The NextGen Scanner: The New Feature
Powered by Single-Board RIO, it is possible to do firmware updates to the scanners. This means PantoInspect can sell service agreements, thus adding additional profit to the company while improving the system to the benefit of our customers.
The latest feature we introduced is a 3D scan of the carbon strip. This feature is only possible due to the strict timing in the FPGA, which we use to take multiple images of the line laser with several cameras and stitch them together to create a 3D image.
What Is Next?
Thanks to the flexible nature of the Single-Board RIO and the easy-to-use graphical development environment of LabVIEW, we are ready to deploy the PantoSystem to a wide range of customers. We just succeeded in installing the scanners in Germany and proved the system can be used for both trains and trucks. This opens up an entirely new business case, which uses the same hardware not only at different sites, but also for different applications.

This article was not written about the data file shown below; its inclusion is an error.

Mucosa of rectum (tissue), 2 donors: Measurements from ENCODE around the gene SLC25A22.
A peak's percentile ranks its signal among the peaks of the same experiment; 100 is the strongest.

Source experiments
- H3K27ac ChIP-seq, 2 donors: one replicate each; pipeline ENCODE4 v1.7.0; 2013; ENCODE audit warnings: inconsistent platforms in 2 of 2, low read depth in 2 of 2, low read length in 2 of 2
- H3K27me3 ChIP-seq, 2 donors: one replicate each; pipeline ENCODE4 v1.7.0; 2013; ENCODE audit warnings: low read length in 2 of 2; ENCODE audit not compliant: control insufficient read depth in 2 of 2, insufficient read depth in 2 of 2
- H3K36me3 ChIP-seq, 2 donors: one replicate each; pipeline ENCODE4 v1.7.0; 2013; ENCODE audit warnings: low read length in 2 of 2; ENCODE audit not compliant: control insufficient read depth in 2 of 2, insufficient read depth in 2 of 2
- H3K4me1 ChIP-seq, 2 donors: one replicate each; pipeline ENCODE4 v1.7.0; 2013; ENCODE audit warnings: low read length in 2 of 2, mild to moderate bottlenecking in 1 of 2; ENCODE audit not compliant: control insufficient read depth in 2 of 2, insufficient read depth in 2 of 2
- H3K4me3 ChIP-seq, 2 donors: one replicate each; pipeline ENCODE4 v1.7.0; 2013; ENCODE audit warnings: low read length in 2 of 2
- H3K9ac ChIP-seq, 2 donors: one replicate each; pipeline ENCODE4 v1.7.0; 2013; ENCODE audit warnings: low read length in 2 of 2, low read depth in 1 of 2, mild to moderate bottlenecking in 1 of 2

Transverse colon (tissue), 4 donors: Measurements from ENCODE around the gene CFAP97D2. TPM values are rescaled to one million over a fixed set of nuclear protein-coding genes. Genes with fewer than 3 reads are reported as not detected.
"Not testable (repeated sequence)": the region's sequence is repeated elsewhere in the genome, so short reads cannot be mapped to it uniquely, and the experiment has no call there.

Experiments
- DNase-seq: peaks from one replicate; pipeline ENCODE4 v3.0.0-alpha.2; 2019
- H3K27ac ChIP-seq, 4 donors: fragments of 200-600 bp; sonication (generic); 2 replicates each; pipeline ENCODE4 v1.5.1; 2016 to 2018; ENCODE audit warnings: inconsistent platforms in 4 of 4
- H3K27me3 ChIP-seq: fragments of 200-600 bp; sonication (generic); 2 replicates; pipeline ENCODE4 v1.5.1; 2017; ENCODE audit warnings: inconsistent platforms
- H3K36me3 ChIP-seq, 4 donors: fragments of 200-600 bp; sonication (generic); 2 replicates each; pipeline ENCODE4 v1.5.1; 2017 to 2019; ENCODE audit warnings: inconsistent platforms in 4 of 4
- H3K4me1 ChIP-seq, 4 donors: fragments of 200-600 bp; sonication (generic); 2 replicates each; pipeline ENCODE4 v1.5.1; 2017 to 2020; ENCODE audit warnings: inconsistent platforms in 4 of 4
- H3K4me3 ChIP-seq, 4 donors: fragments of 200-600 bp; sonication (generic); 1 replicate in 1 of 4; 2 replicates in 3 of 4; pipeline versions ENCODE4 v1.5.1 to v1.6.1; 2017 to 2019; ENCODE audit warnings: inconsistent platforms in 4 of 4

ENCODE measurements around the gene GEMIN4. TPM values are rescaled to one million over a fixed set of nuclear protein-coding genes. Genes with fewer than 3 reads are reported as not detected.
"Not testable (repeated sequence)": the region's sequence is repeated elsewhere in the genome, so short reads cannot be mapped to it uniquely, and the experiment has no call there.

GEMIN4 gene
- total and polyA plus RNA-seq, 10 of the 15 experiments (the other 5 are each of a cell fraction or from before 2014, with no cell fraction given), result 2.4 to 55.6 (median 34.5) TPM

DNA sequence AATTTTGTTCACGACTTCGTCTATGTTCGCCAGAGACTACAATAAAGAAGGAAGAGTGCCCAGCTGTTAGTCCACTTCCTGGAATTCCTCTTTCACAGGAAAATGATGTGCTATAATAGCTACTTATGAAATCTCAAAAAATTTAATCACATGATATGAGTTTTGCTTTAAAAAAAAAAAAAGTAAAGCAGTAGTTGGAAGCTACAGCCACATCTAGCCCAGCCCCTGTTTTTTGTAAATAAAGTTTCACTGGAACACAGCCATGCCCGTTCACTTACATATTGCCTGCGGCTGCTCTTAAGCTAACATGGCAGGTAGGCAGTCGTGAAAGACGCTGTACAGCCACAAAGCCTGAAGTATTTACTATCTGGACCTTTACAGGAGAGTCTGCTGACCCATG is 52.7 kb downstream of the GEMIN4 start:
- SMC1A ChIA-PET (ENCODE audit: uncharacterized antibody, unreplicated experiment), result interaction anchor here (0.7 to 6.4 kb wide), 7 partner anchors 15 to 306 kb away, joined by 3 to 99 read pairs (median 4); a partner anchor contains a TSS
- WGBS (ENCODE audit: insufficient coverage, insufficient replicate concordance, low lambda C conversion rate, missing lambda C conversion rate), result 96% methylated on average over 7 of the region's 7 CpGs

With the introduction of the PantoSystem, PantoInspect significantly reduced the amount of overhead wire teardowns caused by bad pantographs. The PantoSystem has been a huge success, and we have already exported it to Australia, South Africa, and Germany. Thanks to NI products, we could deliver a high-tech product in a short time with a small team.
During a one-month test period, we verified that the system captures 99 percent of all passes correctly and analyzes 99.5 percent out of these correctly with no false alarms. These numbers are market leading, and one of the reasons why the PantoSystem has been widely adopted as the pantograph inspection solution.
Doyle, Shane; Bastucescu, Codruta and Vale, Tim.
"Pantograph condition monitoring system for automated maintenance inspections and prevention of overhead wiring tear downs"
In: CORE 2016: Maintaining the Momentum. Melbourne: Railway Technical Society of Australasia, 2016: 178-187.
Availability: <https://search.informit.com.au/documentSummary;dn=428761745848037;res=IELENG> ISBN: 9781922107800.
Alex Emil Munkhaus
Image House PantoInspect